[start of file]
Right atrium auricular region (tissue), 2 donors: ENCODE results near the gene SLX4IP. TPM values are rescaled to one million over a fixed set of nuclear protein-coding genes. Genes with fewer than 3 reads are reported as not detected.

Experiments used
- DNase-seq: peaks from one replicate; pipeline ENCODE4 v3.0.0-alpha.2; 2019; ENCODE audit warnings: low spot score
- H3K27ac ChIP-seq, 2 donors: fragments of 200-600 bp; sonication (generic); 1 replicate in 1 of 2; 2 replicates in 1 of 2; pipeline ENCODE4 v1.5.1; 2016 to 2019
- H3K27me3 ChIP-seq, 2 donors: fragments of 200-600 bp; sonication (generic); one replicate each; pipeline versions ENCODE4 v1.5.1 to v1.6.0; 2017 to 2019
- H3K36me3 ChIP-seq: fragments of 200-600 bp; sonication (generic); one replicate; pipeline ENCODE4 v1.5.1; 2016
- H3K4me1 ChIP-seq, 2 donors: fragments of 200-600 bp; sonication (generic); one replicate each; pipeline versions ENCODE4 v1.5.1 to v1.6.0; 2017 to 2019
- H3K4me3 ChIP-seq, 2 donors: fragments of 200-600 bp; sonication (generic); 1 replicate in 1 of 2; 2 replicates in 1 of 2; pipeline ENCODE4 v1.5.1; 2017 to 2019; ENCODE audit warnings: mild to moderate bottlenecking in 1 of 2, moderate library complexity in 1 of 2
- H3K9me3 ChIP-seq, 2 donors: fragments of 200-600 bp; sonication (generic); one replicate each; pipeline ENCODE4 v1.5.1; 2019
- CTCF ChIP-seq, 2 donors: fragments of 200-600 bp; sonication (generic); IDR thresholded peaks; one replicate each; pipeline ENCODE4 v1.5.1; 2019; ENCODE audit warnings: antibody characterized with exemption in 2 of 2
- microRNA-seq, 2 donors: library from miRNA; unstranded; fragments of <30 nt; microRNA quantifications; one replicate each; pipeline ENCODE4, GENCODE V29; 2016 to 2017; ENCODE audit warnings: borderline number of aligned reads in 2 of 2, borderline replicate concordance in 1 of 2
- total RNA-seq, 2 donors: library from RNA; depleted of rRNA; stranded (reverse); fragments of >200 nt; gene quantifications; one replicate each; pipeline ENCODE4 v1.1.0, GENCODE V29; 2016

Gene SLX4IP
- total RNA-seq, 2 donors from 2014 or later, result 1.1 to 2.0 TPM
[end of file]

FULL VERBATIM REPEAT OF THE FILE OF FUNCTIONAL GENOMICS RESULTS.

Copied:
Right atrium auricular region (tissue), 2 donors: ENCODE results near the gene SLX4IP. TPM values are rescaled to one million over a fixed set of nuclear protein-coding genes. Genes with fewer than 3 reads are reported as not detected.

Experiments used
- DNase-seq: peaks from one replicate; pipeline ENCODE4 v3.0.0-alpha.2; 2019; ENCODE audit warnings: low spot score
- H3K27ac ChIP-seq, 2 donors: fragments of 200-600 bp; sonication (generic); 1 replicate in 1 of 2; 2 replicates in 1 of 2; pipeline ENCODE4 v1.5.1; 2016 to 2019
- H3K27me3 ChIP-seq, 2 donors: fragments of 200-600 bp; sonication (generic); one replicate each; pipeline versions ENCODE4 v1.5.1 to v1.6.0; 2017 to 2019
- H3K36me3 ChIP-seq: fragments of 200-600 bp; sonication (generic); one replicate; pipeline ENCODE4 v1.5.1; 2016
- H3K4me1 ChIP-seq, 2 donors: fragments of 200-600 bp; sonication (generic); one replicate each; pipeline versions ENCODE4 v1.5.1 to v1.6.0; 2017 to 2019
- H3K4me3 ChIP-seq, 2 donors: fragments of 200-600 bp; sonication (generic); 1 replicate in 1 of 2; 2 replicates in 1 of 2; pipeline ENCODE4 v1.5.1; 2017 to 2019; ENCODE audit warnings: mild to moderate bottlenecking in 1 of 2, moderate library complexity in 1 of 2
- H3K9me3 ChIP-seq, 2 donors: fragments of 200-600 bp; sonication (generic); one replicate each; pipeline ENCODE4 v1.5.1; 2019
- CTCF ChIP-seq, 2 donors: fragments of 200-600 bp; sonication (generic); IDR thresholded peaks; one replicate each; pipeline ENCODE4 v1.5.1; 2019; ENCODE audit warnings: antibody characterized with exemption in 2 of 2
- microRNA-seq, 2 donors: library from miRNA; unstranded; fragments of <30 nt; microRNA quantifications; one replicate each; pipeline ENCODE4, GENCODE V29; 2016 to 2017; ENCODE audit warnings: borderline number of aligned reads in 2 of 2, borderline replicate concordance in 1 of 2
- total RNA-seq, 2 donors: library from RNA; depleted of rRNA; stranded (reverse); fragments of >200 nt; gene quantifications; one replicate each; pipeline ENCODE4 v1.1.0, GENCODE V29; 2016

Gene SLX4IP
- total RNA-seq, 2 donors from 2014 or later, result 1.1 to 2.0 TPM